I take even more photos when I'm not walking with another person!

I love this loop. It is hilly (more interesting than flat) as it undulates between ridges, and it is full of mostly hardwood trees.

When the leaves are down in the cooler months, the sun shines through and you can see the surrounding hills and down to the creek in some places from the ridges. When it's warmer and the leaves are out, the shade keeps hikers cooler.

The trail is single track and mostly smooth on the east side of this loop, then gets a little rougher as it curves around and follows a ravine back down to the creek.

This is the roughest part of the Yellow loop. It's a long way down and a little steep near the top, but very pretty.

Looking back (up) the steeper part

The lower half of the trail by the ravine isn't as steep or rocky/rooty as you're approaching the creek again.

The Yellow Trail again follows close to the creek for about half a mile. It is sandy and smoother here than the hill along the ravine. We could see the bridge well before reaching it:

We crossed the bridge, turned left (south), and retraced our steps on the Yellow Trail on the west side of the creek.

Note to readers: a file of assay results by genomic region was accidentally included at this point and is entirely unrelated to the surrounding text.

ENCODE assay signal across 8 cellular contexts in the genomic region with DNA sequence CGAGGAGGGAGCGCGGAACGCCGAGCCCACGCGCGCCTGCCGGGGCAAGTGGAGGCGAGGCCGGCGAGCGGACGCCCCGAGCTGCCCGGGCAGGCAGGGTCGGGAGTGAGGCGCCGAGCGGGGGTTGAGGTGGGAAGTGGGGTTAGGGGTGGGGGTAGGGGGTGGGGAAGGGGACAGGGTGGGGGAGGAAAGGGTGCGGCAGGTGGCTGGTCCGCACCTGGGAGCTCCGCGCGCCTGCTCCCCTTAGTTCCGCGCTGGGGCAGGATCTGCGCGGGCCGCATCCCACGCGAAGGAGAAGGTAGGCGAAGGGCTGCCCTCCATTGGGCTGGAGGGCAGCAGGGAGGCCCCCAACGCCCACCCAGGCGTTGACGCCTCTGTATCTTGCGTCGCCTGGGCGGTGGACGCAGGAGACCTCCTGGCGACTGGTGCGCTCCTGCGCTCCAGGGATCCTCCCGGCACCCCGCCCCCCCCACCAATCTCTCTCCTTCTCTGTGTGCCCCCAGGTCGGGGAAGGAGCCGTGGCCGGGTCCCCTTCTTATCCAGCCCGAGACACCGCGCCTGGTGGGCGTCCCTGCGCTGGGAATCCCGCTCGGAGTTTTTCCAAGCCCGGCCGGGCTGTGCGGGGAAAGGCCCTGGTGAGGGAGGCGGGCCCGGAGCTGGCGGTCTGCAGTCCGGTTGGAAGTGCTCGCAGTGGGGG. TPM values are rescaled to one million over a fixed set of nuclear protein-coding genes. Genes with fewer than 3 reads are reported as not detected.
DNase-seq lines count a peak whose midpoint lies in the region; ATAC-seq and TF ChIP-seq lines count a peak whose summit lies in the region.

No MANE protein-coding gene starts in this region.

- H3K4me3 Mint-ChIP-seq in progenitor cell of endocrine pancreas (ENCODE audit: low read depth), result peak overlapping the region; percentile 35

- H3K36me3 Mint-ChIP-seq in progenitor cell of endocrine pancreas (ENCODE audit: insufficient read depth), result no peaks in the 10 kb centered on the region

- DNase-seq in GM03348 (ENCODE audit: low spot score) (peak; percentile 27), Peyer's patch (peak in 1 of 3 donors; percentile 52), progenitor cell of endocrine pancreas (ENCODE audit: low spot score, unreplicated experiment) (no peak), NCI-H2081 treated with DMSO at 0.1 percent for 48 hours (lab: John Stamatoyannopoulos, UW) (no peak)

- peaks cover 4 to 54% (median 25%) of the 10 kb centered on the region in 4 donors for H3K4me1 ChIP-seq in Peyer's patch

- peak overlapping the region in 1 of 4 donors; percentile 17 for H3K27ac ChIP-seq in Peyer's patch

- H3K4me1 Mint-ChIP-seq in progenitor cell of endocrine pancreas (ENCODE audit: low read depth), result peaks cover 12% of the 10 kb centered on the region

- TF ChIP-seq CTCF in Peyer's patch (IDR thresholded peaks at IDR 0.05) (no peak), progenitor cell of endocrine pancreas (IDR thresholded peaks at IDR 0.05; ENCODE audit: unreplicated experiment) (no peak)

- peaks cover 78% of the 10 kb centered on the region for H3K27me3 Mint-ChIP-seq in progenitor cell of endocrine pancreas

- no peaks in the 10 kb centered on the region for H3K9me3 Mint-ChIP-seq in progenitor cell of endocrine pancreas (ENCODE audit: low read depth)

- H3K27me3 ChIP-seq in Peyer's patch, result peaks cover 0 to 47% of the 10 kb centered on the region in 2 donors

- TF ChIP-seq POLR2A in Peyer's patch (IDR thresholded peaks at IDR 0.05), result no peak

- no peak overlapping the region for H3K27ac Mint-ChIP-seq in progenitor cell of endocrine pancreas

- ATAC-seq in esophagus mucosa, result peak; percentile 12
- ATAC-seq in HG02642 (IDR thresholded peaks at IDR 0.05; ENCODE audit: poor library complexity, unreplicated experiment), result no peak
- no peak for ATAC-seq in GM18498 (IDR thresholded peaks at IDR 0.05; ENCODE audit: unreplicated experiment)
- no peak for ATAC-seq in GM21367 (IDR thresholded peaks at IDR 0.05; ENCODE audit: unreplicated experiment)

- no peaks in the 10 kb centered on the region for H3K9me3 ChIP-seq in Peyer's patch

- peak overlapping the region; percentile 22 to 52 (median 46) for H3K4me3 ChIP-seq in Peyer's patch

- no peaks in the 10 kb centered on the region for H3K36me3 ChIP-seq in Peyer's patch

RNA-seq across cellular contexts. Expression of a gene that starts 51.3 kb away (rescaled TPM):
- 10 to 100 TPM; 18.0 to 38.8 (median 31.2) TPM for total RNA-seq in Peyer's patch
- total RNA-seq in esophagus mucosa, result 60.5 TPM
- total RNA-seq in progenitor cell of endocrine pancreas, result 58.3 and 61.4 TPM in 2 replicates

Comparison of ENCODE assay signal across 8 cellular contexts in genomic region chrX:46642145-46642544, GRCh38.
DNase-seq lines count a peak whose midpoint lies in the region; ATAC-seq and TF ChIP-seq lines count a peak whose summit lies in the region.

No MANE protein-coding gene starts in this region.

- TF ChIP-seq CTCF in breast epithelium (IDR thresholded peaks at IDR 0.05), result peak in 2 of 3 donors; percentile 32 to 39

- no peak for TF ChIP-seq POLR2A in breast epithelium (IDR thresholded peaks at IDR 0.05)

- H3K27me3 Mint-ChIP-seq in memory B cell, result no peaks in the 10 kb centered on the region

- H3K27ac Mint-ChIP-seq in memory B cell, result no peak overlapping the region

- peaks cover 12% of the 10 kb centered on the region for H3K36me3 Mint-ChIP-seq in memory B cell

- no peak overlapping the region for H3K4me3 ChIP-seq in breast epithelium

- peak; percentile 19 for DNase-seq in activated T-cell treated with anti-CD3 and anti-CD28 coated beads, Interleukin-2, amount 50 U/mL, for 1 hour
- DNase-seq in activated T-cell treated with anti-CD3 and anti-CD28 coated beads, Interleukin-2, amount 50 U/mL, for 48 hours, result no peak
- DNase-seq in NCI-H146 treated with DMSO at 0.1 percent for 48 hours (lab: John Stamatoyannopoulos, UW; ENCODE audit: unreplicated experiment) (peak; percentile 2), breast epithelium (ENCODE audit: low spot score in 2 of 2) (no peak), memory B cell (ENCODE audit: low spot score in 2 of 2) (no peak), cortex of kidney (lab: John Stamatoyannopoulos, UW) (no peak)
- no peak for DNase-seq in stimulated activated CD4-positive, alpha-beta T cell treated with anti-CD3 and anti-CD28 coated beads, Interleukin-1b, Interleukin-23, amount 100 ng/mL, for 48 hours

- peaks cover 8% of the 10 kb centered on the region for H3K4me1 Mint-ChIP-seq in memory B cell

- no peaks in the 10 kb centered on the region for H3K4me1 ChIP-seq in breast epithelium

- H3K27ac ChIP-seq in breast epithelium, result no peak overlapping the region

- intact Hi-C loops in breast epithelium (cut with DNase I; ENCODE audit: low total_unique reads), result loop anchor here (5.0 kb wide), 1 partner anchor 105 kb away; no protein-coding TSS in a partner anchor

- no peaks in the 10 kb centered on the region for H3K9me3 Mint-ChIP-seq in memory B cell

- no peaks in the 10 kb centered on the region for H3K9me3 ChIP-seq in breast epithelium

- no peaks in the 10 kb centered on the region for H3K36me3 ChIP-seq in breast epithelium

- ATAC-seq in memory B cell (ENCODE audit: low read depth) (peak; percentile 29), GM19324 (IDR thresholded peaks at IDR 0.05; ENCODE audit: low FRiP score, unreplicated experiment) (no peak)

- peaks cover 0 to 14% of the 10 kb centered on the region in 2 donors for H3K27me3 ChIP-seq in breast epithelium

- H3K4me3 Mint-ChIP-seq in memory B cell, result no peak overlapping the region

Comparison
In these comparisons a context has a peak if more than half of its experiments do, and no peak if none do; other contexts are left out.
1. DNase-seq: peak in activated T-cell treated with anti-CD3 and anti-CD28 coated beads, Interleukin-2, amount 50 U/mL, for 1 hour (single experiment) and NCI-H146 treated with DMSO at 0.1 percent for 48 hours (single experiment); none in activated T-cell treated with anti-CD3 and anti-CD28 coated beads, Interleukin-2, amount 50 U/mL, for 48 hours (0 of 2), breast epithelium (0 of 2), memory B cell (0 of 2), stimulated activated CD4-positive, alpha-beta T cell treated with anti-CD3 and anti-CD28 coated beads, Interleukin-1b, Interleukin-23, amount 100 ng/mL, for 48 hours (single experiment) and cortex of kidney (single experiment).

Here's another view of the trail and creek on that side:

We wanted to hike a couple more miles so instead of continuing on the Yellow Trail up to the visitor center, we took a short spur trail along the creek and joined the Red Trail to the ruins of the old textile mill.

I've shown the mill in previous entries but didn't take any more shots this day. Here's one with Buzzy and Don on a hike in late 2020:

Near the mill are two intersections of the White and Red Trails. I've been on about four miles of the White Trail loop but not the section that is between the mill and visitor center.

That segment is about a mile long, and a nice ending to Steve's and my hike. It's hilly and undulates through the treed slopes high above the creek. I also like that it's not as heavily traveled as the Red Trail.


We met Jim back at the parking area and compared notes on our hikes. We all had a good time.

The route described here is almost six miles and has about 1,300 feet total elevation gain and loss. Most of the trail is relatively smooth and single track. I loved it!

Next entry: hike #2 in this series, two weeks later with just puppy Don and me on some more trails new to us at Sweetwater Creek SP

Happy trails,

"Runtrails & Company" - Sue Norwood, Jim O'Neil, Casey-Girl, Holly-Holly, & Dapper Don

Previous       Next

2021 Sue Norwood and Jim O'Neil